The bad news is that there are no spiritual solutions.
Spirituality tries to sell you the idea that everything will be peachy-keen forever, if only you apply an all-purpose spiritual solution. Somehow, that is supposed to solve all practical problems, as well as the big hairy cosmic one.
Tantra thinks that’s twaddle.
Spirituality claims that the mundane world is total garbage. There’s nothing worth having here; it causes nothing but misery in the long run. You should abandon it.
Spirituality claims there’s some kind of heaven, or nirvana, or transcendent reality, or domain of emptiness, that is all-good. You should move on to that spiritual plane. That’s salvation. That’s the solution to everything.
Tantra is about this everyday, concrete world, just as it appears. It is not interested in escapist fantasies about Neverland.
This world is where we are. There is nothing fundamentally wrong with it. It’s real, it’s workable, it’s enjoyable, and it needs our help.
Your problem is not dukkha
Some Buddhisms suggest that “all existence is marked by suffering.” That’s the #1 big fat spiritual problem.
Most people don’t think “suffering” is their problem. That’s awfully vague, general, and abstract. Real people have specific problems, like car trouble, sick children, or being dumped by a lover.
It takes a lot of fancy Buddhist rhetoric to get anyone to pay attention to “suffering” instead.
One difficulty is that “all is suffering” is obviously false. So, if you push on Buddhists a bit, they’ll admit that it’s not exactly suffering, it’s “dukkha,” which is something else, that they can’t quite translate.
Well, let’s be generous, and agree that everything is “marked by dukkha,” whatever that means. So what?
The Four Noble Truths aren’t either true, or false. They are a way of approaching things; an attitude. If you adopt this attitude, you’ll follow the Eightfold Path as the solution to all problems. You’ll reject everyday, practical concerns as mere samsara.
The Eightfold Path is a pretty good thing. It doesn’t help much with car trouble, sick children, or being dumped by a lover, however. Even if there is such a thing as “the end of all suffering”—which seems unlikely—it won’t fix squealing brake pads.
Any classification lumps some things together, and splits other things apart. A classification is useful if, for some purpose, all the lumped things can be treated the same way.
The Four Noble Truths lump too many things together. They ignore too many important distinctions. They lead you away from practical solutions to practical problems.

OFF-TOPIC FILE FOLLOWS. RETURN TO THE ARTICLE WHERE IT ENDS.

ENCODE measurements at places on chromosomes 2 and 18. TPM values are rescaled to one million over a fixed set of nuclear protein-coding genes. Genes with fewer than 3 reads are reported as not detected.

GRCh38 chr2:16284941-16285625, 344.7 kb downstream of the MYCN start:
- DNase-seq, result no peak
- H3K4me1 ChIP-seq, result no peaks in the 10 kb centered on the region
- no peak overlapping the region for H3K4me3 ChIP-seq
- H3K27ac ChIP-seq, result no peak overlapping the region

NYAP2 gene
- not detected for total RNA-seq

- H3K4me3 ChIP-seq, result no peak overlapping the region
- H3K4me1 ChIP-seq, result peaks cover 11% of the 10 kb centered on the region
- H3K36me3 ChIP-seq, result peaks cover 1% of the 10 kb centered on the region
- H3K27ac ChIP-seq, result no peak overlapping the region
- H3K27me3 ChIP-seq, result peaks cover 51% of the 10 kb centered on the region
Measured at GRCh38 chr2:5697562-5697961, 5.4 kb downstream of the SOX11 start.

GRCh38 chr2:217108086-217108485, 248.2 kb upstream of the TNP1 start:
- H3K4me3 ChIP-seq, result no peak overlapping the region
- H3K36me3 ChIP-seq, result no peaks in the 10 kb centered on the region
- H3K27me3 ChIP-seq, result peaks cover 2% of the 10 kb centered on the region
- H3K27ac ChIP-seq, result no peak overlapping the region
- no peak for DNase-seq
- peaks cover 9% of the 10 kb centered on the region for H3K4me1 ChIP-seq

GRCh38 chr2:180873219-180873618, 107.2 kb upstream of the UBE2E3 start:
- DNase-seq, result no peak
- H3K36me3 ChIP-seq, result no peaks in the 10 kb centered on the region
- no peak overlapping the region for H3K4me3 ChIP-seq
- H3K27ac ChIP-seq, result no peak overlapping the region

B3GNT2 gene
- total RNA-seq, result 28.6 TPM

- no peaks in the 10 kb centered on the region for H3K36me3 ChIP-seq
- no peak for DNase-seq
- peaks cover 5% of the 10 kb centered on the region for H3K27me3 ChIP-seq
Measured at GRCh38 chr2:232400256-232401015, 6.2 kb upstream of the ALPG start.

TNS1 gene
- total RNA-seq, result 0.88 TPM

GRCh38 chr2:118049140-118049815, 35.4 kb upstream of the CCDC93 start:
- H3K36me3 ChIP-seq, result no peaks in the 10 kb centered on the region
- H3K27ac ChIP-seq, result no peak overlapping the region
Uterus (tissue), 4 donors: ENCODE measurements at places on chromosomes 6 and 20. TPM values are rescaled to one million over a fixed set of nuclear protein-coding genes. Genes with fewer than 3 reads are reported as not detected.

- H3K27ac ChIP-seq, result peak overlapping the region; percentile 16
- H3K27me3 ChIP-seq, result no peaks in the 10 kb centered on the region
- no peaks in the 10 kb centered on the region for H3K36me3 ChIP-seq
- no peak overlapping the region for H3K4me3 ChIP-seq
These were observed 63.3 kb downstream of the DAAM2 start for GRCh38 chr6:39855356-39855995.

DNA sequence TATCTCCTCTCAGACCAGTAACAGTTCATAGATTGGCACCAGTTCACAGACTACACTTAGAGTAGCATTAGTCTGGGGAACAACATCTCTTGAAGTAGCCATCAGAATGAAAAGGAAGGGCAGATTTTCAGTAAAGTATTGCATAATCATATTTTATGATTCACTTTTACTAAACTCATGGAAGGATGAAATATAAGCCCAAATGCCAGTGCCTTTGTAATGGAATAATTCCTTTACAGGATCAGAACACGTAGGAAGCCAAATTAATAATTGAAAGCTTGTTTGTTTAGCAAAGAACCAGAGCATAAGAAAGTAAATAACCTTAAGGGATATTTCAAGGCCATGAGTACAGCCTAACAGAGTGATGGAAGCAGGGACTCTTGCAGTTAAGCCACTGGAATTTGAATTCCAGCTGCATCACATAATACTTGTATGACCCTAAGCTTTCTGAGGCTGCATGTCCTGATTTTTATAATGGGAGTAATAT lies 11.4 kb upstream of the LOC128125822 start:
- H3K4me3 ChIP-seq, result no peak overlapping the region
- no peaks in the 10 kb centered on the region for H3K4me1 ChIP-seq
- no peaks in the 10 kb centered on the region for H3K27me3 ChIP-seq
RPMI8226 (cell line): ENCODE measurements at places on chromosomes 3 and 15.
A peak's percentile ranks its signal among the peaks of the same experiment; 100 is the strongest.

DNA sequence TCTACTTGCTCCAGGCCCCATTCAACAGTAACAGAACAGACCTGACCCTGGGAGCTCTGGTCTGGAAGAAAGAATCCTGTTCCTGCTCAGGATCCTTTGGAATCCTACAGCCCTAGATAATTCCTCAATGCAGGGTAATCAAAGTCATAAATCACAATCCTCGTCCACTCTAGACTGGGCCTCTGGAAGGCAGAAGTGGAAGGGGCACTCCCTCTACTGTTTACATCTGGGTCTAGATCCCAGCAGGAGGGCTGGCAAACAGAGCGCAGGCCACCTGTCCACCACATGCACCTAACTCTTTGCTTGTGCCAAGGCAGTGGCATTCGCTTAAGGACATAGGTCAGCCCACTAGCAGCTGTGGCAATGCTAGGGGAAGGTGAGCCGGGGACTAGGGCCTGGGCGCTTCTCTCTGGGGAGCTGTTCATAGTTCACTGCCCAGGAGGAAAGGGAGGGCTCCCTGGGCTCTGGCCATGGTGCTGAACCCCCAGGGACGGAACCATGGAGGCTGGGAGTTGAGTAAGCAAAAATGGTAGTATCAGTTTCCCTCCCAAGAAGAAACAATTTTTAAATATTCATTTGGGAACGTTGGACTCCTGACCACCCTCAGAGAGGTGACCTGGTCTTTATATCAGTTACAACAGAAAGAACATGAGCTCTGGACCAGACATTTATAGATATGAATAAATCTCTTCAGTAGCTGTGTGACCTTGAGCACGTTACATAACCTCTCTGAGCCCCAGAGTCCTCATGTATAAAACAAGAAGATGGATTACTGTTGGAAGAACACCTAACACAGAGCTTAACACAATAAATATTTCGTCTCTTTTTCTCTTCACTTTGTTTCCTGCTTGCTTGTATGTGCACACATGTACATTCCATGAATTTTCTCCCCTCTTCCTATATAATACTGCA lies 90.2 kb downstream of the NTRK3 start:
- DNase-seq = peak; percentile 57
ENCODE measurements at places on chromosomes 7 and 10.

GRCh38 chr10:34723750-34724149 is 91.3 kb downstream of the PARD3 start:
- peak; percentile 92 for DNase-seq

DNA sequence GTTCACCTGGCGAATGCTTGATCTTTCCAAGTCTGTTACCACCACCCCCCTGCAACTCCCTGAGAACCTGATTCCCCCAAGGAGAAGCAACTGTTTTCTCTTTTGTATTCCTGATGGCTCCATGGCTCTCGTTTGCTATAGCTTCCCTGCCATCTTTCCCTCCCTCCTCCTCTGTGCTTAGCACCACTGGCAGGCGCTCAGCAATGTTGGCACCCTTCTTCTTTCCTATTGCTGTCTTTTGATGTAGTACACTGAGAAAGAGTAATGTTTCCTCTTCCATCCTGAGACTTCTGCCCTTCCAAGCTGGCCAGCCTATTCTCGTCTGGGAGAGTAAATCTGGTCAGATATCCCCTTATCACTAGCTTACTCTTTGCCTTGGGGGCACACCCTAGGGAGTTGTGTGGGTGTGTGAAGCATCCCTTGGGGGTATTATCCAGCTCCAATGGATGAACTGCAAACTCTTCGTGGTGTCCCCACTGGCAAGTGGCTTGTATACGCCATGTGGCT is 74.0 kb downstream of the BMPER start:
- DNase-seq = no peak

Tantra cares about specifics. It is fascinated with the everyday world, with all its complexity and detail; brake pads and mononucleosis and broken engagements. It’s about good old samsara, not Neverland Nirvana.
No global fix
So what is tantra’s solution, then?
It hasn’t got one.
There isn’t one.
Reality can’t be fixed, because it has no fundamental flaw. There’s just things we like, and things we don’t like, and ways we can respond to them.
Spirituality promises a total explanation of everything. Tantra rejects that. Things often happen for no particular reason. There is no ultimate “why.” Not everything can be understood; and that’s fine.
Tantra offers no guarantees. There is no reliable recipe for happiness, goodness, or peace of mind. No total, ultimate salvation is possible.
What tantra does provide is relative methods for dealing with relative circumstances. I think they’re pretty nifty…
Religion for geeks
Tantra is unusual—possibly unique—in avoiding both eternalism (fantasies of metaphysical salvation) and nihilistic pessimism.
I think this makes tantra the ideal religion for geeks (like me.) Geeks refuse to believe in things we have no evidence for. We’re usually dismissive of spirituality, because its metaphysical claims are either false or meaningless.
The problem with rejecting spirituality is that often the only alternative seems to be nihilism: the idea that everything is meaningless. That leads to rage, depression, and sterile intellectualization.
Tantra has a cogent answer to nihilism, and upholds purpose, meaning, and value. At the same time, it has a practical, realistic, engineer-like outlook, without fanciful metaphysics.
Relating this to tradition
Traditionally, one of the distinctive features of tantra is its claim that samsara and nirvana are inseparable, or the same. That implies that there is no escape from one into the other. I’ll write more about tantra’s attitude to samsara and nirvana in a later post.
Traditionally, tantra is concerned with the world of manifestation, or form, and the relative truth; in contrast with sutrayana, which is concerned with emptiness and absolute truth. “Form” roughly corresponds to “the mundane world” and “absolute truth” with Neverland.
When living in a Buddhist theocracy—as tantrikas almost always have—it’s dangerous to point out the limitations of the Four Noble Truths. Offhand, I don’t recall a traditional text that does. Chögyam Trungpa has an account similar to mine in Crazy Wisdom, pp. 119-20, however.
I will have much more to say about tantra’s approach to “suffering” in an upcoming page about charnel ground.
Tantra is often thought of now in the West as the most metaphysical branch of Buddhism—replete with mystical magic, squillions of spooks, and astral adventures. This is a historical misunderstanding. I’ll sort that out in another upcoming page.